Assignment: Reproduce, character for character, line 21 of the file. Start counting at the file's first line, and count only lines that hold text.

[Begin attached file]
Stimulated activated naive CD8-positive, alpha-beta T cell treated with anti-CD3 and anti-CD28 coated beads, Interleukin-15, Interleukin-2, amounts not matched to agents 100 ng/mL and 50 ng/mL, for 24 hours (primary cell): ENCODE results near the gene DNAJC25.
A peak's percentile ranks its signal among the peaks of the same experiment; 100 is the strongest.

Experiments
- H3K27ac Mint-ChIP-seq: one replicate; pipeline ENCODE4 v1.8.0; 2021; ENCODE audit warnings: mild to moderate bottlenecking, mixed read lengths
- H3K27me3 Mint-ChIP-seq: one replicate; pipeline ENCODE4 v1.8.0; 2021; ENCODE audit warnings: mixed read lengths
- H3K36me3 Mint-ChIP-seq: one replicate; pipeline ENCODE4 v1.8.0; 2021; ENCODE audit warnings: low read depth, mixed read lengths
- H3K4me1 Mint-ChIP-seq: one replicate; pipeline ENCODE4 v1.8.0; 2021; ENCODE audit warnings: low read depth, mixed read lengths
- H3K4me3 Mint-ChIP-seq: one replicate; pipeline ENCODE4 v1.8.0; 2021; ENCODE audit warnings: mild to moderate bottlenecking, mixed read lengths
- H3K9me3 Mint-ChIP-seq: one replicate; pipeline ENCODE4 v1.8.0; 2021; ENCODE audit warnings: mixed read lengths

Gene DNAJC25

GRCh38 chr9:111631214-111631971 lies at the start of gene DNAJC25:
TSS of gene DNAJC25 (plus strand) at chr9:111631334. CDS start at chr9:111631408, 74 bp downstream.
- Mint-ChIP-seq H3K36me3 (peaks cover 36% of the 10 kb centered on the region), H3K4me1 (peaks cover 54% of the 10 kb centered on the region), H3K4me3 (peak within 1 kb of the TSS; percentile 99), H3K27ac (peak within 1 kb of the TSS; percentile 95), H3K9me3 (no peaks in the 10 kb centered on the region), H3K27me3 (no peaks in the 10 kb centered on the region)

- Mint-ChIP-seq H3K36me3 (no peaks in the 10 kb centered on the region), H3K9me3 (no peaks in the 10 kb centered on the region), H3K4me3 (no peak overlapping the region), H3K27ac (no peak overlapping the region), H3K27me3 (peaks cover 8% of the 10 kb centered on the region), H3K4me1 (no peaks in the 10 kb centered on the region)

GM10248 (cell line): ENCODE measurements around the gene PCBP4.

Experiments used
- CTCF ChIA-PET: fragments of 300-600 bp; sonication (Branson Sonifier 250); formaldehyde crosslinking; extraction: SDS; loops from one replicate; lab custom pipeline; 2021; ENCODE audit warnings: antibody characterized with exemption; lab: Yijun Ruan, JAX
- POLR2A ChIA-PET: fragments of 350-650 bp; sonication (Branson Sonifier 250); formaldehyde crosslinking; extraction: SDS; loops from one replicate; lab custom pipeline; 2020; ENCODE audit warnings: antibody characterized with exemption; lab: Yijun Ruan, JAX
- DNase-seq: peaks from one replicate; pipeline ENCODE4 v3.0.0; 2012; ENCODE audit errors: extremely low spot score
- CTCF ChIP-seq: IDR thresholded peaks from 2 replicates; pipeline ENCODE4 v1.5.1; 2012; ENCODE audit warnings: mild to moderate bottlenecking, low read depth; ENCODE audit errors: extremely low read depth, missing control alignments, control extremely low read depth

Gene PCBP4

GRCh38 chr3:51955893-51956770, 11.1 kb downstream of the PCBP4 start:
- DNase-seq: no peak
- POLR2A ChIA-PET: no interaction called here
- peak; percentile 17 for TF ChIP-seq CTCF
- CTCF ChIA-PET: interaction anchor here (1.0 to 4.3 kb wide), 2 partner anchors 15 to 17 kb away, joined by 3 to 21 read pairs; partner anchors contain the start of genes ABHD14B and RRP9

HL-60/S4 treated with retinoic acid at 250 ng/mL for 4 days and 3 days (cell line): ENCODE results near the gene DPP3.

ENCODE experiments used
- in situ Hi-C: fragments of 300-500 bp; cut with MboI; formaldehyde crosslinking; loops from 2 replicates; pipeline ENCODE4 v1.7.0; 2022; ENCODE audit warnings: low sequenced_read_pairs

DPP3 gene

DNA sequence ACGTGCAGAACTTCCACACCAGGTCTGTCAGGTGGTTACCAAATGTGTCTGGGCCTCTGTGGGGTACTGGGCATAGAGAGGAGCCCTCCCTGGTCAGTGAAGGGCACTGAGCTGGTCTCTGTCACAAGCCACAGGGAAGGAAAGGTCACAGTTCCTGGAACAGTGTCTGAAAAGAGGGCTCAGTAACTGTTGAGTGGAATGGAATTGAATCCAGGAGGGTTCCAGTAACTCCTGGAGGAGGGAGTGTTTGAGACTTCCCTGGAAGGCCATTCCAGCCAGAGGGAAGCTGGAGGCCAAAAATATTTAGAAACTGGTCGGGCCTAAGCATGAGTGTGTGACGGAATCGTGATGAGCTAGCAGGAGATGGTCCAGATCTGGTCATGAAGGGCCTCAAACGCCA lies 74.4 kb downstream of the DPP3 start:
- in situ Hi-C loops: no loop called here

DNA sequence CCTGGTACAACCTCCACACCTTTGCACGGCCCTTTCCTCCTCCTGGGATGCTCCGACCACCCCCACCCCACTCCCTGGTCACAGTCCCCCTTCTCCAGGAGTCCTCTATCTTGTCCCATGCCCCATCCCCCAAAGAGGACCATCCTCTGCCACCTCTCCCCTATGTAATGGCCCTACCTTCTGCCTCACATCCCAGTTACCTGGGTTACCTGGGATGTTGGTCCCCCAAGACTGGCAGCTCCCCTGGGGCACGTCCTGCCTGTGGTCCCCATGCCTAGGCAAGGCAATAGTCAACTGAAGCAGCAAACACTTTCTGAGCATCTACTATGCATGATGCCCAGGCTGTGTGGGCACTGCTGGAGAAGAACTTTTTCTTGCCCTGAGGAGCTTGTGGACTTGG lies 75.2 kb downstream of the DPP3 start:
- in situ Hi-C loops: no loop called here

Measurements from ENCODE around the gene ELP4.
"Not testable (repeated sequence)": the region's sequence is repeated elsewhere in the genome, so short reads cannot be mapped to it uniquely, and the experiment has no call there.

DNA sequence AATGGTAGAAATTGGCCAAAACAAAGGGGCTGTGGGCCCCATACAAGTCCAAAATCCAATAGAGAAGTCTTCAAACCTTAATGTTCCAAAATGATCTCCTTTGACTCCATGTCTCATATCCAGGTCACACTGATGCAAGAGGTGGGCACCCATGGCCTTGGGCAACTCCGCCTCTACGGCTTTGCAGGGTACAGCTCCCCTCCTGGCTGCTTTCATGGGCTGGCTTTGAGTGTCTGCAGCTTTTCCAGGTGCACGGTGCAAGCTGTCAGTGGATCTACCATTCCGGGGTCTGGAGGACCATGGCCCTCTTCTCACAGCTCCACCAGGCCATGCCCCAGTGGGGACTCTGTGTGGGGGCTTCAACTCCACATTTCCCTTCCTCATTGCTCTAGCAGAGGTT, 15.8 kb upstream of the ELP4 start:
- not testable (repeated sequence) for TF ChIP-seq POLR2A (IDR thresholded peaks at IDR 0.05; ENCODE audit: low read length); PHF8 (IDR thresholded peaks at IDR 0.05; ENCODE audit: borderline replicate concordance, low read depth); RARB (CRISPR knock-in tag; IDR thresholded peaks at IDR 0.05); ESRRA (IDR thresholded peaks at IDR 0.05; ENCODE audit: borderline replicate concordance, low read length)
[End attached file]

Gene PCBP4